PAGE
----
Notice of Inventory Completion: Central Washington University, Department of Anthropology and Museum, Ellensburg, WA, and Thomas Burke Memorial Washington State Museum, University of Washington, Seattle, WA

Notice is here given in accordance with the Native American Graves Protection and Repatriation Act (NAGPRA), 25 U.S.C. 3003, of the completion of an inventory of human remains and associated funerary objects in the control of the Central Washington University, Department of Anthropology and Museum, Ellensburg, WA, and Thomas Burke Memorial Washington State Museum (Burke Museum), University of Washington, Seattle, WA. The human remains and associated funerary objects were removed from a site upriver from the McNary Dam in Benton County, WA.

This notice is published as part of the National Park Service's administrative responsibilities under NAGPRA, 25 U.S.C. 3003 (d)(3). The determinations in this notice are the sole responsibility of the museum, institution, or Federal agency that has control of the Native American human remains and associated funerary objects. The National Park Service is not responsible for the determinations in this notice.

A detailed assessment of the human remains was made by the Burke Museum and Central Washington University professional staff in consultation with representatives of the Confederated Tribes and Bands of the Yakama Nation, Washington; Confederated Tribes of the Colville Reservation, Washington; Confederated Tribes of the Umatilla Reservation, Oregon; and Confederated Tribes of the Warm Springs Reservation of Oregon.

In 1965, human remains representing a minimum of two individuals were removed from a rock shelter approximately six miles east of the McNary Dam (possibly site 45BN5) in Benton County, WA, by Ray Dunn and Fred Hendrix. Mr. Dunn and Mr. Hendrix donated the human remains to the Burke Museum in 1966 (Burke Accn. #1966-11). A portion of the human remains were transferred from the Burke Museum to Central Washington University in 1974. No known individuals were identified. The 107 associated funerary objects are 102 shell beads, 1 piece of cordage, and 4 wood fragments.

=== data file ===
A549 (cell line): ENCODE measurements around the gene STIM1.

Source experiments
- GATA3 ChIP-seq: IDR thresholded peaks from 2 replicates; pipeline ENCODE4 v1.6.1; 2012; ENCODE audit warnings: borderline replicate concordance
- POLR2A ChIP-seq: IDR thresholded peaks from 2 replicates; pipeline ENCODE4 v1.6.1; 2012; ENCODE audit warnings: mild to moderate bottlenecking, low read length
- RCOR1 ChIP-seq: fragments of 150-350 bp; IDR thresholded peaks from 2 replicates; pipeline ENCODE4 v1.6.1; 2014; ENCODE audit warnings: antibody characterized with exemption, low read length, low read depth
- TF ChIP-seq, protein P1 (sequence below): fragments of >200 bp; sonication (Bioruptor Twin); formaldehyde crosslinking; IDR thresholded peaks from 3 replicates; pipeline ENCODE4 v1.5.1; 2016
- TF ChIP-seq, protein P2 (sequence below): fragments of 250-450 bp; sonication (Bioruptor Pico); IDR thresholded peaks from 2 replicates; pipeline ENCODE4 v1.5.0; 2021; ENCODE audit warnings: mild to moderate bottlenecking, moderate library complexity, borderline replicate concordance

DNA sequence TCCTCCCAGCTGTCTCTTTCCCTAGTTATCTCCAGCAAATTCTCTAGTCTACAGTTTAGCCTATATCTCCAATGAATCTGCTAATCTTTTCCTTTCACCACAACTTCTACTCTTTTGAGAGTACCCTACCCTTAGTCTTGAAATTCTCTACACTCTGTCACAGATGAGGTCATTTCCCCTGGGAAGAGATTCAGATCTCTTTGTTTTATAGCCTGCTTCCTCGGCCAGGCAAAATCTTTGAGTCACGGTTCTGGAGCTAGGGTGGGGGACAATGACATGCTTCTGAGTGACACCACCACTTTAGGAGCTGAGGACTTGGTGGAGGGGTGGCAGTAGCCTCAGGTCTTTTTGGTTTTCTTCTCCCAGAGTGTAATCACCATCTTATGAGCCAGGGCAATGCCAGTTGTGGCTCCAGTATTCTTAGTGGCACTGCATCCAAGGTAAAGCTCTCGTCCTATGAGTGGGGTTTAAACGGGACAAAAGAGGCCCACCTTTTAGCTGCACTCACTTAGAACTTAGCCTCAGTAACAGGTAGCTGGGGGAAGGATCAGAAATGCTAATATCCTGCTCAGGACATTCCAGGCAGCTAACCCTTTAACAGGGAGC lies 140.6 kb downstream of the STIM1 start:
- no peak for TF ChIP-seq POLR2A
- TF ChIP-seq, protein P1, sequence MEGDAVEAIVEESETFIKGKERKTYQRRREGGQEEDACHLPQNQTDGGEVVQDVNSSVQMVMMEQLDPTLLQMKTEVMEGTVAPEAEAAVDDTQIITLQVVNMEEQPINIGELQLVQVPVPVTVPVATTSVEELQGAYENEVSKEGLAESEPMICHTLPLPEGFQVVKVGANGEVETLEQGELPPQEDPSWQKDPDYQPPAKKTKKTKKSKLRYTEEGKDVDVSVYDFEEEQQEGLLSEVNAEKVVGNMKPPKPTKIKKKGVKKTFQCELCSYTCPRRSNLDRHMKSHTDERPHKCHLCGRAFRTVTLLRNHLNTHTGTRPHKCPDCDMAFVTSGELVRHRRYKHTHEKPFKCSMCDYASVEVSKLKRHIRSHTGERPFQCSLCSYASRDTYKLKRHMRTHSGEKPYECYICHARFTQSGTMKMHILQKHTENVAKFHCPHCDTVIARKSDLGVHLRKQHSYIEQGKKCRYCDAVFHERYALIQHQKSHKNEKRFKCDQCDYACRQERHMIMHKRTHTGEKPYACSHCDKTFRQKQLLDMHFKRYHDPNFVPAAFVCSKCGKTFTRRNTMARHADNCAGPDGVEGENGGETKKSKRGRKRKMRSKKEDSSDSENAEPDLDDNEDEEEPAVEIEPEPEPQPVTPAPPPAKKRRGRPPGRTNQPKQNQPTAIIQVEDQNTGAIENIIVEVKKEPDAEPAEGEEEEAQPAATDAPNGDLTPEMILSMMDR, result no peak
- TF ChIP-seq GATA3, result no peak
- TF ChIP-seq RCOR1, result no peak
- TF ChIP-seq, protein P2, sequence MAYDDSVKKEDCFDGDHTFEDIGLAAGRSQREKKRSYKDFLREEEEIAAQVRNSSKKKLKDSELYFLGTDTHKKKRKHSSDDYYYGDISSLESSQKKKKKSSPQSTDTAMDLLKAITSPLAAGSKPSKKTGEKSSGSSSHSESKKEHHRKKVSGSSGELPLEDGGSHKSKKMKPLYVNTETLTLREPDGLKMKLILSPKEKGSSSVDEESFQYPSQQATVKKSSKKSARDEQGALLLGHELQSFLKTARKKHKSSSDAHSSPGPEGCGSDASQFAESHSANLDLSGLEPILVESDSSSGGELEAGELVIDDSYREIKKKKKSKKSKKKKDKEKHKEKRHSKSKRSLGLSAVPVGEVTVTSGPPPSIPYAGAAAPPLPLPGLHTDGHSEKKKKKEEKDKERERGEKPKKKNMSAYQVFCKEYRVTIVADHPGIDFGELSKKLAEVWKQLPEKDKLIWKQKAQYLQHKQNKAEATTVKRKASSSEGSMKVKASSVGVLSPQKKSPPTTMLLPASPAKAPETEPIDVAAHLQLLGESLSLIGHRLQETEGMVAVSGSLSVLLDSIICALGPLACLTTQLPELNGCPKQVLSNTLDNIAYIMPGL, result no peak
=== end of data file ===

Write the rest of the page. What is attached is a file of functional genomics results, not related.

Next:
Early and late ethnographic sources identify the area six miles east of the McNary Dam area territory of the Cayuse, Walla Walla, and Umatilla tribes (Hale 1841; Stern 1998; Ray 1936). The Cayuse, Walla Walla, and Umatilla were separate tribes prior to the treaty on June 9, 1855, but were removed to the Umatilla Reservation under the terms of the Walla Walla Treaty. The three tribes were officially confederated in 1949.

The area east of McNary Dam was heavily utilized by the Umatilla, including the spring and summer camp tu'woyepa on the Oregon side of the Columbia River (Ray 1936), the Umatilla fishing site wanaket(Lane and Lane 1979), and the small fishing village xululupa on the Washington side of the Columbia River (Ray 1936). The human remains evidence extreme dental attrition, a trait that is common for Columbia plateau populations. The practice of burying individuals with personal belongings, including shell beads, is consistent with documented prehistoric and historic practices of the tribes that are members of the present-day Confederated Tribes of the Umatilla Reservation, Oregon. The area six miles east from the McNary Dam is within the aboriginal territory of the Confederated Tribes of the Umatilla Reservation, Oregon as determined by the Indian Claims Commission.

The human remains have been determined to be Native American based on geographic, historical, and osteological evidence, and culturally affiliated to the Confederated Tribes of the Umatilla Reservation, Oregon.

Officials of the Burke Museum and Central Washington University have determined that, pursuant to 25 U.S.C. 3001 (9-10), the human remains described above represent the physical remains of two individuals of Native American ancestry. Officials of the Burke Museum and Central Washington University also have determined that, pursuant to 25 U.S.C. 3001 (3)(A), the 107 objects described above are reasonably believed to have been placed with or near individual human remains at the time of death or later as part of the death rite or ceremony. Lastly, officials of the Burke Museum and Central Washington University have determined that, pursuant to 25 U.S.C. 3001 (2), there is a relationship of shared group identity that can be reasonably traced between the Native American human remains and associated funerary objects and the Confederated Tribes of the Umatilla Reservation, Oregon.

Representatives of any other Indian tribe that believes itself to be culturally affiliated with the human remains and associated funerary objects should contact Dr. Peter Lape, Burke Museum, University of Washington, Box 353010, Seattle, WA 98195-3010, telephone (206) 685-2282 or Lourdes Henebry-DeLeon, NAGPRA Program Director, Department of Anthropology and Museum, Central Washington University, Ellensburg, WA 98926-7544, telephone (509) 963-2671, before March 9, 2007. Repatriation of the human remains and associated funerary objects to the Confederated Tribes of the Umatilla Reservation, Oregon may proceed after that date if no additional claimants come forward.

The Burke Museum is responsible for notifying the Confederated Tribes and Bands of the Yakama Nation, Washington; Confederated Tribes the Colville Reservation, Washington; Confederated Tribes of the Umatilla Reservation, Oregon; and Confederated Tribes of the Warm Springs Reservation of Oregon that this notice has been published.

Dated: January 18, 2007. Sherry Hutt,

Manager, National NAGPRA Program.

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